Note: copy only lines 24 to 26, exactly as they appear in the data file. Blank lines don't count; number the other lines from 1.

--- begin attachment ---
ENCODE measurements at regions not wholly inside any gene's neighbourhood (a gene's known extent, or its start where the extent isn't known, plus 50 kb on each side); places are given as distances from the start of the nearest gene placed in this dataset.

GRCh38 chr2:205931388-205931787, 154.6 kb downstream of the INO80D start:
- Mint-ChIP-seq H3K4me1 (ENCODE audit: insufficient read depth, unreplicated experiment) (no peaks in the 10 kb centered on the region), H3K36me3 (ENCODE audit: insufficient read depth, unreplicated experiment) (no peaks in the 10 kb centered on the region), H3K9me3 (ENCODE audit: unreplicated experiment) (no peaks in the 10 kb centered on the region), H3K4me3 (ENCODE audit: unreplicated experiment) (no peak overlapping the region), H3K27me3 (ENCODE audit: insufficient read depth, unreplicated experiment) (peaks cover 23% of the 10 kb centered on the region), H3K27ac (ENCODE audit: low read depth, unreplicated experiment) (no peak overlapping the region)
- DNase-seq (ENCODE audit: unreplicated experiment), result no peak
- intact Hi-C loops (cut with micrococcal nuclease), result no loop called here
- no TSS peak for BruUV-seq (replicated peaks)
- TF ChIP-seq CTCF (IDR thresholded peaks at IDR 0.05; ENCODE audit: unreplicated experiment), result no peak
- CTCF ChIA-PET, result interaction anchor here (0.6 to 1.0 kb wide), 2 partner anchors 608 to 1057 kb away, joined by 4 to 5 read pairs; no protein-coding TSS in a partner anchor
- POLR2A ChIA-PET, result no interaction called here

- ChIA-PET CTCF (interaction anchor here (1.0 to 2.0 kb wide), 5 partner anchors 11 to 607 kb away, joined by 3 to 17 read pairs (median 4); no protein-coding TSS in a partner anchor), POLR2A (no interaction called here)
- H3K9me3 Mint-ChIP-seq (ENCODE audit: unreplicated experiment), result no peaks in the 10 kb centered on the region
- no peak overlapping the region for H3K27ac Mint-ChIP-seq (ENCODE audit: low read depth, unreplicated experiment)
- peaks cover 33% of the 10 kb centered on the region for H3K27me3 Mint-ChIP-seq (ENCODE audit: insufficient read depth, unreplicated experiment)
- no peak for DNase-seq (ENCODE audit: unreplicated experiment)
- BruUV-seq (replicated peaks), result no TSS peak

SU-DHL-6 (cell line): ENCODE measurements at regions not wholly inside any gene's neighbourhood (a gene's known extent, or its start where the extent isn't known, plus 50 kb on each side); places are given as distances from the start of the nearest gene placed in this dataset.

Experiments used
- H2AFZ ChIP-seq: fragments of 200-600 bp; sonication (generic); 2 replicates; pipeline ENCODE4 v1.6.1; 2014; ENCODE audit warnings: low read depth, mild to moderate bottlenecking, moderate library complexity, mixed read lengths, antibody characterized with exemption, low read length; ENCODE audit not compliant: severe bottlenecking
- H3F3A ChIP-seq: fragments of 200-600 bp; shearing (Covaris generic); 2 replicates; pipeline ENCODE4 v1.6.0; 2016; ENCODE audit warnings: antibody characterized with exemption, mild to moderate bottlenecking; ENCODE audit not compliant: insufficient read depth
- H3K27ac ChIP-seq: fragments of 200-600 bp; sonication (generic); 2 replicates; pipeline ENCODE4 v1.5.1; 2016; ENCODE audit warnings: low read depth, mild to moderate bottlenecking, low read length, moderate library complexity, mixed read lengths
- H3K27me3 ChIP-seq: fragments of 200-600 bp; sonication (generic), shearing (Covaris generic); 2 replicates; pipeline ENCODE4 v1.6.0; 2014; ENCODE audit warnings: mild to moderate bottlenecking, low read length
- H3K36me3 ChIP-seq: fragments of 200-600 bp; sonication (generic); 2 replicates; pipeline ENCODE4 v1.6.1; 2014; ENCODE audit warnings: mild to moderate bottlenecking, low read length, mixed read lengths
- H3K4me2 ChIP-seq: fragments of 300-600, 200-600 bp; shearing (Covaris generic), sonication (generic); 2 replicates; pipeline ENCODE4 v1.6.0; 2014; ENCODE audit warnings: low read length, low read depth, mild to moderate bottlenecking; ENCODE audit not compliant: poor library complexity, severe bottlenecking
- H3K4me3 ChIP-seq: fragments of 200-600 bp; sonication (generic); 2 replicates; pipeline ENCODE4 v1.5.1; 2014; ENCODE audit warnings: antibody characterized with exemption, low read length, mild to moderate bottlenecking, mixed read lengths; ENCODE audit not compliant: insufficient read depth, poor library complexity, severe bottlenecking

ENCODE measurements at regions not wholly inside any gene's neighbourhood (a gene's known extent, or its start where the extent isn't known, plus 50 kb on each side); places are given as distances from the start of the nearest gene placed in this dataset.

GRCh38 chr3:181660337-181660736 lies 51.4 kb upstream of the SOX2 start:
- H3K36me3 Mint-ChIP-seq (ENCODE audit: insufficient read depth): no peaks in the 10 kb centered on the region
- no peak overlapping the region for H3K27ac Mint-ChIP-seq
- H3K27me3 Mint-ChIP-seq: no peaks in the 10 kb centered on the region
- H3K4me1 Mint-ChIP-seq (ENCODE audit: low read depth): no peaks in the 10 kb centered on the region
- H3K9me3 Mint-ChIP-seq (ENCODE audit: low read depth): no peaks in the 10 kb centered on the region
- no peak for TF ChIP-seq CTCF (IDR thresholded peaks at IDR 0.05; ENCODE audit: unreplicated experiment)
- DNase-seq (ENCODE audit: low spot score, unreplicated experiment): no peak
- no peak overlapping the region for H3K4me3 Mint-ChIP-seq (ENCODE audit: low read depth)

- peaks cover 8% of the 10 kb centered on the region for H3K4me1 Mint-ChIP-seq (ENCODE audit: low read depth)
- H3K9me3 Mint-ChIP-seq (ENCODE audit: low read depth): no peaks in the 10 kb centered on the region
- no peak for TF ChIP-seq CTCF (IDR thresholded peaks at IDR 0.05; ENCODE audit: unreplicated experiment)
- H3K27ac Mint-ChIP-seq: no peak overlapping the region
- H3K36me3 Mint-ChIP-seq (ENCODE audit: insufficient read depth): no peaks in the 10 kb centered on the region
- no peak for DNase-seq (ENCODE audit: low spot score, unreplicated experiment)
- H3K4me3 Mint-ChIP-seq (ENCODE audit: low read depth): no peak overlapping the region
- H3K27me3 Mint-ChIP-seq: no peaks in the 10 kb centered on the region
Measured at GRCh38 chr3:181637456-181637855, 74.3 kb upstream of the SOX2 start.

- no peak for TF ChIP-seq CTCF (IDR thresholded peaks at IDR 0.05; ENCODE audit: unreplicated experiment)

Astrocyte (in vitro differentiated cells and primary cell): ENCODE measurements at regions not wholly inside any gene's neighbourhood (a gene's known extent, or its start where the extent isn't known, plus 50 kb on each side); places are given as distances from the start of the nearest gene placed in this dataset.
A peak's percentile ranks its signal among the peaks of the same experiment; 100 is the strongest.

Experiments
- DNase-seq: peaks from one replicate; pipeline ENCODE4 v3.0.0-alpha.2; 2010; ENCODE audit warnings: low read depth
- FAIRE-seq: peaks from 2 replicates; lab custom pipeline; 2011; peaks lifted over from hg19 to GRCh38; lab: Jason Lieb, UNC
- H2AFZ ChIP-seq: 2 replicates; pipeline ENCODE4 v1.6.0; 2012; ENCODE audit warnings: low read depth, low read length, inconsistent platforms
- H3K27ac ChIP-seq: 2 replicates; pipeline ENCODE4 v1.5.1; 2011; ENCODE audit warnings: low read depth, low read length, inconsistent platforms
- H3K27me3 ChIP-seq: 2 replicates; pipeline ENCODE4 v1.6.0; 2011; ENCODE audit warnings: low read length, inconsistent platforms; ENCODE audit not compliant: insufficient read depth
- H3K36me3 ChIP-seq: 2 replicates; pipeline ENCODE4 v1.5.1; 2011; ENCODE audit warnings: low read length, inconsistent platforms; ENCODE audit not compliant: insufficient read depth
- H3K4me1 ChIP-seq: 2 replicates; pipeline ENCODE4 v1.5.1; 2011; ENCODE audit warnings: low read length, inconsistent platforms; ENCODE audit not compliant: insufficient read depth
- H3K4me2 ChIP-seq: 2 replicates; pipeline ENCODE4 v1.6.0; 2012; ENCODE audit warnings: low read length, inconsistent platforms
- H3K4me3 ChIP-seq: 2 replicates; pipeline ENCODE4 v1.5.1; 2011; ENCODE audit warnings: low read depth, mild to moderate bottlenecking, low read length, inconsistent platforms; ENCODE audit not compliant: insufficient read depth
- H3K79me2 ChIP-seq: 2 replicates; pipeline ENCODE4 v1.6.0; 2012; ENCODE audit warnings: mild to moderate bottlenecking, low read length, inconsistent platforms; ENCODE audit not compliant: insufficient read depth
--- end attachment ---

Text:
- H3K4me3 ChIP-seq: fragments of 200-600 bp; sonication (generic); 2 replicates; pipeline ENCODE4 v1.5.1; 2014; ENCODE audit warnings: antibody characterized with exemption, low read length, mild to moderate bottlenecking, mixed read lengths; ENCODE audit not compliant: insufficient read depth, poor library complexity, severe bottlenecking

ENCODE measurements at regions not wholly inside any gene's neighbourhood (a gene's known extent, or its start where the extent isn't known, plus 50 kb on each side); places are given as distances from the start of the nearest gene placed in this dataset.

GRCh38 chr3:181660337-181660736 lies 51.4 kb upstream of the SOX2 start: